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DECEMBER 18, 1902.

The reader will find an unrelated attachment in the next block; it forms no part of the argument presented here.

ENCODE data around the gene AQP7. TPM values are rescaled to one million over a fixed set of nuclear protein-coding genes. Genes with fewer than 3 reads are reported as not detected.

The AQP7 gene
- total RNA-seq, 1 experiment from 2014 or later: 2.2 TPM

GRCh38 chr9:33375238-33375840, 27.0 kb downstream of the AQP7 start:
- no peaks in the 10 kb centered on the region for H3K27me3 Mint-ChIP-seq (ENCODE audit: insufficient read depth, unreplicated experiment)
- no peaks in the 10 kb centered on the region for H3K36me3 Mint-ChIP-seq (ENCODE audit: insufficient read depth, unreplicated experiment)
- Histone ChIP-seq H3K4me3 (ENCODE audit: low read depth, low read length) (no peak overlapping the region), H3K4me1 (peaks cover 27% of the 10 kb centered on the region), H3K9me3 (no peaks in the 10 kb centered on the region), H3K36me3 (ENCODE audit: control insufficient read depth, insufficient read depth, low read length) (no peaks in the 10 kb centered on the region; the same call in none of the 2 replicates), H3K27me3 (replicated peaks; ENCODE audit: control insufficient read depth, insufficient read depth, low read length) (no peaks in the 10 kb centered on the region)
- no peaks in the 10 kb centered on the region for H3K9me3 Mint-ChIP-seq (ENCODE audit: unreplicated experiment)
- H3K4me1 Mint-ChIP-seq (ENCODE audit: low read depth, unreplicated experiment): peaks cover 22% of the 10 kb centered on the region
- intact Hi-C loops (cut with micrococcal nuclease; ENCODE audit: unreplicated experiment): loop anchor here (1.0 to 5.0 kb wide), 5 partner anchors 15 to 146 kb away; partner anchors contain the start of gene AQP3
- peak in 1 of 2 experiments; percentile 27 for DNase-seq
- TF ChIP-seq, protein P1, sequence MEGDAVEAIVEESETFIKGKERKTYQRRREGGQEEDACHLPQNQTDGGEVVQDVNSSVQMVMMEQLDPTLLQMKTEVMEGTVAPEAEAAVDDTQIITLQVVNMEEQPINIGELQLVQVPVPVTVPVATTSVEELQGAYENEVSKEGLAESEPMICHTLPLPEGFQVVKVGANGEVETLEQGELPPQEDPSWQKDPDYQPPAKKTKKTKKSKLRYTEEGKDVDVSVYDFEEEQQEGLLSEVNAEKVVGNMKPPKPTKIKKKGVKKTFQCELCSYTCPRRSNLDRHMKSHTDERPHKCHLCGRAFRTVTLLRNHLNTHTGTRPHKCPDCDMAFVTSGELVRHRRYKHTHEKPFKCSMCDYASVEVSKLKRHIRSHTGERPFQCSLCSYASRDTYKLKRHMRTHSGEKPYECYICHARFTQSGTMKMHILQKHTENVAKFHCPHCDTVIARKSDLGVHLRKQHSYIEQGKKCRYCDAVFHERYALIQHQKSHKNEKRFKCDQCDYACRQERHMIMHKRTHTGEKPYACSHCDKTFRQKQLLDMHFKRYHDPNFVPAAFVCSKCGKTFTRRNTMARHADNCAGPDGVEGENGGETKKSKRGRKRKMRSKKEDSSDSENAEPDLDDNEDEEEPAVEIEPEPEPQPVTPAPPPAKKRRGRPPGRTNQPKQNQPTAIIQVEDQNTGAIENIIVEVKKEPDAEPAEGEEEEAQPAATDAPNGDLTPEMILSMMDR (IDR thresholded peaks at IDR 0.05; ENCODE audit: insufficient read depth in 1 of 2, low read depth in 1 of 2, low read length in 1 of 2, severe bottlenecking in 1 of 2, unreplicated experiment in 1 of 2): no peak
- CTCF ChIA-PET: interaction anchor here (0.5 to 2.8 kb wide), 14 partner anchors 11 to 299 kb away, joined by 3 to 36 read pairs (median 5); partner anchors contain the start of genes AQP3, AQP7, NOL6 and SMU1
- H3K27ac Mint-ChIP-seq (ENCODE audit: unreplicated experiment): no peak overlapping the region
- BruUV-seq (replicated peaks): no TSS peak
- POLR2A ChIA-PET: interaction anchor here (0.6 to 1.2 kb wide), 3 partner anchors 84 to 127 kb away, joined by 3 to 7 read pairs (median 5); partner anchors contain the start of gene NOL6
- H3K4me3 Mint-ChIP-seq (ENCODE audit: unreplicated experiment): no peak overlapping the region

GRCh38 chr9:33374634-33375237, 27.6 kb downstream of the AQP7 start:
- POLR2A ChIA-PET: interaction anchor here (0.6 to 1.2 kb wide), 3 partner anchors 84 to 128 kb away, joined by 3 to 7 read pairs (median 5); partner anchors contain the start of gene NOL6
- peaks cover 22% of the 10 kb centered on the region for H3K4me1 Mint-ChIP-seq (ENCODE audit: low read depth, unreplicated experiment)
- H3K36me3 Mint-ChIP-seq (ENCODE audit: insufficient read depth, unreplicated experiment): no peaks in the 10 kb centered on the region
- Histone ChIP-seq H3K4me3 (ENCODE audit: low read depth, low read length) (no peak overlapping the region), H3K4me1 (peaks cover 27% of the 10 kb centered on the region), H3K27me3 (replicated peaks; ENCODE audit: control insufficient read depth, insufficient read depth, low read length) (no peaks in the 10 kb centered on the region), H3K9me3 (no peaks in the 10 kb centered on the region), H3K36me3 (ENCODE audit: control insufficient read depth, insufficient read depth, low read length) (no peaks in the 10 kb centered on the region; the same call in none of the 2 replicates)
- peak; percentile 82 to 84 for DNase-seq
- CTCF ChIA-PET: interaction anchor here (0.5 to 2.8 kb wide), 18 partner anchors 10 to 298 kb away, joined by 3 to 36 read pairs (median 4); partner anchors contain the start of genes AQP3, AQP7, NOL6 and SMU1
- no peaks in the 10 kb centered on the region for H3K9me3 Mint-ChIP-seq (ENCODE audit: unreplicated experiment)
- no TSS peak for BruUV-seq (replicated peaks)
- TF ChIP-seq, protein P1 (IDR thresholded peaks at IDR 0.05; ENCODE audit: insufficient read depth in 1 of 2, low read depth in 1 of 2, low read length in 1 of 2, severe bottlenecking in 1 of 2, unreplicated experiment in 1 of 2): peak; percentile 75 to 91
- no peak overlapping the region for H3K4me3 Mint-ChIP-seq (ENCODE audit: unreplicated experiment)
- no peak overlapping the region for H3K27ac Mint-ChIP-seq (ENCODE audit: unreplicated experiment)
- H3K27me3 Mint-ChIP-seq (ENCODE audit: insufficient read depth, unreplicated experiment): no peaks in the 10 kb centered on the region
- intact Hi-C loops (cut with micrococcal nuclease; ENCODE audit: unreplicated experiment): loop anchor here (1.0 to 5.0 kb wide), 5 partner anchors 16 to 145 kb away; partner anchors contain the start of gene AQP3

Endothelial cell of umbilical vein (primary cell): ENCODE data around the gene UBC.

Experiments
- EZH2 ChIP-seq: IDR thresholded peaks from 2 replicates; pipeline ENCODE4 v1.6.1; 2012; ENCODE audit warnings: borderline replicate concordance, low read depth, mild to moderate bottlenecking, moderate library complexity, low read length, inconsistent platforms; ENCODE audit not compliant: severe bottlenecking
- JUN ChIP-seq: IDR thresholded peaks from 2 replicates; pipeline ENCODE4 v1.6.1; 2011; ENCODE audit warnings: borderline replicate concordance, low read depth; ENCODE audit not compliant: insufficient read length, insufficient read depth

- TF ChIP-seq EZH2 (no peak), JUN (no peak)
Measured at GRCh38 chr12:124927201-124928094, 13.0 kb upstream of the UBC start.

THE NEBRASKA INDEPENDENT. (the legal rate of interest). The second railroad charter was fo. the Missouri River and Platte Valley," "starting at the town of Plattsmouth to Fort Kearney, then to Fort Lara mie, then to the western limits of the territory of Nebraska ... with a branch road from the mouth of the Nemaha, to unite with main track al Fort Kearney." Further power was granted to build a branch from Ne: braska City to Fort Kearney. Each of these corporations was em powered to "take and transport per SOUS, and every species of merchandise or produce, or other property, by tho force of steam or other power, and may fix and establish rates of tolls and re ceive the same for trie transportation of persons or property upon said road." Through the shadows of 47 years one can discern the dim outlines of two great systems of Nebraska railroads, and although the legislature has sine-4 then at various times attempted to ex ercise some supervision, the power to "fix and establish rates of tolls" stili is exercised by the, successors of the paper railroads of 1855. One thing more and we shall close this investigation. The report of the first territorial auditor is worthy of being reprinted: " "Office, of the Territorial Auditor, Omaha City, Dec. 15, 1855 To the Honorable the Legislative Assembly: In accordance with law, I herewith re spectfully transmit my annual report. The whole amount of warrants issued from the 1st of July, 1855, to December 10, 1855, (as shown by statement A) is $1,971.20. There remain warrants yet to be issued to meet appropriations by the last legislative assembly, say $1,000.: "It is impossible to make an esti jnate of the amount of expenditures for the coming year (1856) that will come very near the amount that will be act ually appropriated, and the regular and indispensable expenditures are therefore only put down in that ta ble. "The amount of taxable property for 1855, as returned by the assessors, (as shown by statement C) was $617. 822. In accordance with the present revenue laws, a tax of two mills on each dollar was levied on the above amount for a territorial revenue, and each judge of probate of the several counties, duly notified of the same. As no one of the county treasurers have as yet settled. their accounts, I have no means of knowing how much of the above tax has been collected up to this date. "I would call your special attention to the importance of the passage of a 3uew revenue law. The law should set forth fully, clearly, and in detail, what property shall be liable to taxa tion, and also what shall be exempt. The passage of such a law will render the duties of the county assessors plain and cleir, whilst under the pres ent laws, their duties have been ob scure, and the laws thus rendered al most entirely inoperative. "The revenue derived from the pres ent system is entirely inadequate, and I would recommend that the rate or territorial tax be increased to an amount at least double that of the last year, to cover the debt now outstand ing and the expenses of the coming year. "All of which is respectfully sub mitted. CHARLES B. SMITH, "Auditor of the Territory." STATEMENT A. Showing the amount of warrants issued from July 1, 1855, to December 35, 1855, and upon what account: Legislative, expenses, pay of pages, firemen, etc $1,454.70 Salaries of auditor, treasurer and librarian 516.50 $1,971.20 STATEMENT B. Showing an estimate of the neces sary expenditures for the year com mencing November 1, 1855, and ending October 31, 1856: Auditor, treasurer and libiar- ians' salaries .'...$1,100.00 Stationery, rent, fuel, etc 400.00 Incidental expenses of the ter ritory 400.00 $1 .MO.0O STATEMENT C. bnowing the value of all the prop erty, real and personal, as assessed in the several counties in the year 1855: Douglas county $311,116 Ottoe county 8oi701 Nemaha county 71980 Cass county 7L52t Richardson county 20,643 Washington county 20337 Dodge county 14J55 Burt county 13!oo $017,822 Such was Nebraska's first "floating debt." After 47 years it is now more than a thousand times as large. The total territorial tax levy for 185 was $1,235.64, but the territory had in curred nearly three thousand dollars of debt What was done in the years subsequent remains to be told. False on Its Face Some days ago the State Journal printed a plutocratic boiler-plate story about 10,000 state railroad oper atives down in Victoria, Australia, who have become so powerful that the government is thinking seriously of disfranchising the whole lot It was such a clumsy lie that The Indepen dent at first thought of ignoring it. But in a recent number of the Appeal to Reason, Mr. Wayland analyzes the whole question so completely that'The Independent must reproduce a part of his comment:. "This has been printed in nearly every daily and weekly paper sup porting the capitalistic interests. It emanates from the literary bureau es tablished and supported by the cor porations to prejudice and mislead the people concerning government own ership of industries, that the said cor porations may continue to exploit the people. It bears the stamp of false hood on its face, as I shall show you by analysis. The railroad men did not strike. They did not need that weapon. 'They fell back on their power at the polls.' There is where they were strong and where they could control. They did that. As the men are admitted to be 'almost irre sistible at the polls' how could the government disfranchise them without their consent? Does it seem reason able that men who have voles and are using them for their benefit would vote to disfranchise themselves? Can't you see the absurdity of the po sition of the clumsy writers for the corporations? And on the other hand, how can the officials dominate if. the men are all powerful at the polls? And if the men are all powerful, doesn't that infer a' majority? And if a majority rules, does that show signs of an extinction- of representa tive government? All these articles against public ownership are paid ar ticlespaid out of the money extorted from the public by corporations. Men who will extort, bribe public officials, keep a system of false books to de ceive the public, will not hesitate to lie to the public that their profits may continue. I get papers from Victoria and I have yet to find a single suggestion to disfranchise the government employes. Again, public ownership of rail roads Is not socialism. Socialism is a condition in which all the industries are not only public property, but each industry is governed by the workers therein, and nothing is taken from them for either interest, rent or profit. Such a condition is not prevalent in Victoria or anywhere else today." Every time that a proposition is made to lower the tariff on anything the reply comes instantly: "It will destroy that industry." In the eyes of a protectionist, that is all that is nec essary to be said: If the tariff were taken off hides, no more shoes would be mad- in the United States. All the factories would clone their doors and the people would all go barefoot ed. Oh! the horrors that would fol low. The most brilliant imagination could not conceive them. This writer has attended many sittings of the house ways and means committee, and he has never failed to hear a tariff grafter declare most solemnly that if the import duties were not fixed at the rate he demanded that "the industry would be destroyed." That phrase is old and worn, but it is coming into active use these days again. At present it is applied to the reciprocity treaty with Newfound land. If that treaty is ratified "the fishing industry will be destroyed," and Gloucester, Mass., will be made a howling wilderness. The British parliament does not take to subsidies, especially ship sub sidies. A special committee of the house of commons has just made a report on that subject in which it says that "subsidies restrict free com petition and facilitate the establish ment of federations and shipping rings and that therefore a general system of subsidies, except for services rend ered, and without government control of the maximum rates on freights, is costly and inexpedient." The com mittee's plan to fight American ship subsidies or those of any other na tion, is to pass laws reserving the "coasting trade" of the British em pire to British ships, copying for that purpose the laws of the United States which prohibit foreign ships from en gaging in the shipping business be tween any two points on the Ameri can coasts. As a law of that kind would prevent any but British ships from engaging in trade between Eng- I! It THE NATIONAL CORNSTALK REMEDY The Greatest Discovary of the Age, Prevents stock from dying of Corn -talk Disease. The rem edy is a real preventive. , We have such absolute confidence in it that we require no money from buyers until they have fed and tested the remedy. , If it is not as represented you pay nothing. We want every farmer to try our remedy. ' It never fails when fed with salt as directed. Order today. $io.oo will protect 6o head for the sea on. 1 EADDRESS: National Cornstalk Remedy Co., RAMGE BUILDING, OMAHA, NEB. WHAT IS YOUR REMEDY FOR THE TRUSTS? Thk Independent, during the next six months, desires to receive and print the vie ws of ten thousand jeople regarding the cause and cure for the trust evil. State your ideas pointedly. Tell the whole story in net more t hau two hundred words. Write plain. What causes trusts tariff, freight discriminations, or what? Wbat is the remedy free trade, tariff for revenue, protection, govt rnment ownership, populism, socialism, single tax, or Jeffersonian democracy?. Give your idea 13 WEEKS' EDUCATIONAL SUBSCRIPTION, CENTS. Enclose a silver dime with your manuscript, get The Independent on trial 13 weelts, and study this subject. ' BOX 2431. THE INDEPENDENT, Lincoln, Nebraska. The Greal Remedy For Cornstalk Disease In Cattle and Hordes It dieolves, neutralizes and destroys the poison from smut pij dust; prevents all animals from becoming affected by it. For particulars write E. E. BRUCE & CO., Sole Agents for U. S. A. OHAHA, NEB. WAREHOUSES OF MC MILLAN FUR & WOOL CO..MINNEAPOLIS MINN. "The above is an illustration of the five story and basement brick and two story and basement frame ware-houses of this company located at 200-212 1st Ave. No. Minneapolis, Minn., with a floor space of over an acre which is several times as large as any other establishment in this business in the west. This gives them every facility for taking care of the great quantities of furs, sheep pelts etc., which they handle every year. In addition they have a sheep skin tannery on Hennepin Island, Minneapolis, with a capacity of 3,000 pelts per day. This concern has been building up its business for twenty-five years and as may be assumed it had grown to very large proportions. High prices, fair treatment, and quick cash returns ex plain their success. Their circular i3 furnished free upon application." land and any of her colonies, it would be a severe blow to all other nations. Morgan don't find as smooth sailing In British waters as he meets with on this side. The New York and New England European correspondents of the great dailies seom to believe that the peo ple on this side of the water have no interest in anybody in Europe except the few stupid and degenerate human beings who have royal blood in their veins, so they give us column on col umn of stuff about kings, dukes and princes, their wives, their cousins and their aunts. Of the great sociol ogical movements, of education, of science, they have nothing to say. Perhaps it is because these correspon dents are of the monkey dinner kind themselves and haven't brains enough to write any other sort of stuff than the trash that they send. Then it may be that these correspondents are sent over there for the express pur pose of writing such articles as New York's "400" can comprehend. Phelps is another county that has been snatched as a brand from the fusion burning, and now she is enjoy ing the fruits. Her election day corn shuckers will have to raise about $829.02 by local taxation to make up the shortage In her last schQol appor tionment warrant. In other word", it lacks that much of being as big as 1 rms IIP PLIBE MALT is one of the best known whiskies on the market and is most prescribed by physicians and most largely used by the men who know what good whiskey is and insit on Laving it. It has been made for over thirty years by the famous Willow Springs Distillery and is positively guaranteed as u purity as well as pos . , . "csBing the finest flavor or an? whiskey on the market. You ou 'J , it because if you do you will like it ami I .. ;t' ,u" Willow Sp'gs Distillery, Omaha. W ! . the smallest one ever sent her bv the fusionists.